New to Researching?

Six tips to help you along the process!

By Giovanna R. Colosi, Librarian for the School of Education


Choosing your topic is the first step in the research process. There may be times when the general topic is chosen for you, and other times you will have the flexibility to choose one of your liking.  Either way it may not be an easy process.  It must be narrow and unique enough to be interesting, yet broad enough for you to find sufficient information.

Begin researching with “broad” resources such as encyclopedias and Google to familiarize yourself with the subject more and better understand your topic.

Keep in mind certain things like the length of your paper, the number of citations required, and how much time you have to research.


Use the Syracuse Libraries website to locate books/eBooks, journals, periodicals, newspapers, and other types of media. We have several databases to help you with your search.  A good place to begin is SUMMON.  

You may also check with your school or college librarian’s research guide.  These guides are curated by our librarians based on subject specific areas.  


  • Keywords: Use the most precise words to define your topic including synonyms and alternate terms, such as abbreviations and scientific terms.
  • Use controlled vocabulary: Database descriptors, the Library of Congress Subject Headings, or a thesaurus to help you find more words for your search.
  • Use advanced search techniques:
    • Truncation is used to expand results by instructing the computer to look for the root of the word and all alternate word endings. An * (asterisk) may substitute for any number of characters at the beginning, middle, or end of a word.

Example: Child* Retrieves child, child’s, childhood, children, etc.

  • Boolean Operators: AND, OR, and NOT may be used to combine key words in database searching.  Using Boolean operators can make your search more focused and generate more accurate results.
    • Use AND to retrieve records containing only all search terms.  AND will reduce and refine the results. 
    • Use OR to retrieve records containing one, both or all of the search terms.  OR will expand the search and retrieve more results.
    • Use NOT to exclude terms in a search.  Be cautious when using NOT, useful search results may be omitted.
  • Phrase Searching. Some databases and search engines will allow the use of “quotations” to search for an exact phrase or words together in a paragraph or sentence. 
  • Some databases have a “help” function. Utilize these when you get stuck.


  • Take detailed notes, maintain a spreadsheet with pertinent information, or print out full references for bibliographies. Use a method of record keeping that is comfortable and easy for you.
  • Cite all sources using the appropriate style, whether APA, MLA, etc.
  • Consider using a citation management tool, like MENDELEY or ZOTERO.


  • Is the resource valuable, well written, up to date, and at an appropriate level for your need?
  • If you need scholarly sources for your research, make sure resources are scholarly and peer evaluated.
  • Remember not everything you read on the internet is factual. If you see something that seems fishy, check what site it came from.  If you are still in doubt, ask a librarian!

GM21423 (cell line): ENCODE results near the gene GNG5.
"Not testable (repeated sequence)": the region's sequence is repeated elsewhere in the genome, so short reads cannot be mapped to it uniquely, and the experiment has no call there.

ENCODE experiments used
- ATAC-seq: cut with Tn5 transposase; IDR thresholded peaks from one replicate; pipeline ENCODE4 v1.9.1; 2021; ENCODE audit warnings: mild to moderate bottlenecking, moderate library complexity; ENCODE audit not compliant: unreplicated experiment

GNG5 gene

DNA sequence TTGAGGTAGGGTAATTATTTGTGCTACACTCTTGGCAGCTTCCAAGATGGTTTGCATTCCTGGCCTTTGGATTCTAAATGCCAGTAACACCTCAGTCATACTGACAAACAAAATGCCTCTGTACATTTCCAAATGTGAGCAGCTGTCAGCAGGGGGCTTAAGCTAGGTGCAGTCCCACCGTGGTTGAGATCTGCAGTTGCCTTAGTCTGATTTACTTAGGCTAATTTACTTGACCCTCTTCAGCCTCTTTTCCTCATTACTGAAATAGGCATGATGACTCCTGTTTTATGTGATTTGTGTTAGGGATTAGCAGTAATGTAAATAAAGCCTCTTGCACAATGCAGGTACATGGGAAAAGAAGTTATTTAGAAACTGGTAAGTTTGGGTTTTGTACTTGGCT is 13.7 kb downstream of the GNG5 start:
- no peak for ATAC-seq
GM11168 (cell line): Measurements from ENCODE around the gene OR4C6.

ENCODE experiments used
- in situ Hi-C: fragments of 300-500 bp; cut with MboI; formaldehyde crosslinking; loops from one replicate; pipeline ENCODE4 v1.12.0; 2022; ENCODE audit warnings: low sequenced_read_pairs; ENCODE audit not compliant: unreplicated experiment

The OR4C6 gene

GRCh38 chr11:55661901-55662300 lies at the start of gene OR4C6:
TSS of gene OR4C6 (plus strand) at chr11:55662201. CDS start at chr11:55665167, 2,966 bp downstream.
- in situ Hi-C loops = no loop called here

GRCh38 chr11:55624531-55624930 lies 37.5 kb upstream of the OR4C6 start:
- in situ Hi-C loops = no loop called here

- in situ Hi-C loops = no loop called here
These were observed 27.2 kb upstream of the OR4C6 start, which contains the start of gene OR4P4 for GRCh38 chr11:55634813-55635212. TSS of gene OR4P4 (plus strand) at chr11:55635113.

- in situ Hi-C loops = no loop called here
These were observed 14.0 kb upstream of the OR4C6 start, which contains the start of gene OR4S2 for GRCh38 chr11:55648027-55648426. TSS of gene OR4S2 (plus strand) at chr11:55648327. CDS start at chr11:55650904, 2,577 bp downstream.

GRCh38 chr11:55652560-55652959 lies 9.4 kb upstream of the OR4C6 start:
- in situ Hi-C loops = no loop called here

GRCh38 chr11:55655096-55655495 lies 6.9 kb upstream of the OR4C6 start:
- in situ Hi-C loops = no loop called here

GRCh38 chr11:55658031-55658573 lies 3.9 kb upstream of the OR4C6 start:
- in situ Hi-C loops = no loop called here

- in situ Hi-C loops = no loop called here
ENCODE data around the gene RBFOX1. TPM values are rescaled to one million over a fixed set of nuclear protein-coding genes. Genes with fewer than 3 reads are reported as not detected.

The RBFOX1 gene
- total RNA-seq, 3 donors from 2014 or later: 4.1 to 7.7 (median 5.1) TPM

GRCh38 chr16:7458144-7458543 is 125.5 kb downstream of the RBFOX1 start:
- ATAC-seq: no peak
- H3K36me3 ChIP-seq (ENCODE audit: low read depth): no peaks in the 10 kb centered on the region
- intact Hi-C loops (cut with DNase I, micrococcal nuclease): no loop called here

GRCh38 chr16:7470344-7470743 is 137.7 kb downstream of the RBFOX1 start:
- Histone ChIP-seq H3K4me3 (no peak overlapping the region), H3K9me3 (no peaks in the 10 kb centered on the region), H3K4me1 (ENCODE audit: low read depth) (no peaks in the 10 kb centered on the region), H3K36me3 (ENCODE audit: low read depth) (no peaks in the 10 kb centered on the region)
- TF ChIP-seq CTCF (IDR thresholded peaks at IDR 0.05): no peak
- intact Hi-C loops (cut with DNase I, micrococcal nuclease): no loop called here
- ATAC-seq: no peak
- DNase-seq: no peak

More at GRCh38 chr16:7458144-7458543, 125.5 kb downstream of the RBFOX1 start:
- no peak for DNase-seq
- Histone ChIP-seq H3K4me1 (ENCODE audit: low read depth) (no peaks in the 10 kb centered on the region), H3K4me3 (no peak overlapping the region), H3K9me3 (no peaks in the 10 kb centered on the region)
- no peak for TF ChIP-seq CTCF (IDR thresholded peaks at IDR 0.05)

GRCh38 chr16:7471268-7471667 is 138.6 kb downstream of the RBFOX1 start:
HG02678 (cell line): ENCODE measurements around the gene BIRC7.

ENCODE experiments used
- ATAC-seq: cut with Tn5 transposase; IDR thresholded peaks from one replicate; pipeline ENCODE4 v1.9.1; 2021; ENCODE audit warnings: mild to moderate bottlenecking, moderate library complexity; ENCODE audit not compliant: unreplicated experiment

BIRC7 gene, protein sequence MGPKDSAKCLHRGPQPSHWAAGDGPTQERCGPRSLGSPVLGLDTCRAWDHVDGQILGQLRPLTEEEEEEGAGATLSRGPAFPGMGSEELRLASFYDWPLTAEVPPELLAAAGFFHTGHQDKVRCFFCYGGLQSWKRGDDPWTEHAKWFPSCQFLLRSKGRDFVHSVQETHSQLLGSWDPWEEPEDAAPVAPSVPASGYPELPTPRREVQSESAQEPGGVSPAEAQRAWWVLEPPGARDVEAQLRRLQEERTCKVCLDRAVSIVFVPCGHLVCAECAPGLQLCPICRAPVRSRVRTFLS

• Use the Libraries 24/7 Chat feature.
  • Ask a librarian for assistance.
  • Finally, if you are on campus, come into one of our Libraries for assistance!

Constitution Day

by Winn W. Wasson, Social Science Librarian

September 17th marks Constitution Day. It was on this day in 1787 that the U.S. Constitution was signed in Philadelphia and sent to the 13 states for ratification.  In 2004, the late Senator Robert Byrd (D-WV) inserted a provision into a spending bill that required educational institutions that receive federal funds (which is nearly all of them) to have activities that observe Constitution Day. To commemorate the observance, SU Libraries will have a display and pocket-sized copies of the U.S. Constitution available for members of the SU community.

The events of this year, both in the past and in the immediate future, have served to remind us that the U.S. Constitution creates structures of government that make some outcomes more likely than others and that advantage some people and disadvantage others.  Before I became a librarian, I taught political science at the community-college-level.  In a semester-long project, I had my American Government students take a critical look at the U.S. Constitution and ended each semester with a mock modern-day Constitutional Convention, where students would bring and debate their own proposals for how they might change the American system of government.

This Constitution Day, please visit Bird Library to view our display and pick up a pocket copy of the U.S. Constitution. But also engage in some reflection and critical thinking about what you might change about the U.S. Constitution to improve the society in which we live.  And as you do this, please note that SU Libraries has a Research Guide devoted to Government Information, curated by our Government and Geo-Information Librarian, John Olson, and that we are also a congressional designated depository for U.S. government documents.  These can be excellent primary source material for your U.S.-government-related research. For secondary sources that critique the U.S. Constitution and the American system of government, as SU Libraries’ Social Science Librarian I am happy to help you. I also encourage you to check out the SU Libraries Research Guides on Political Science and Public Administration.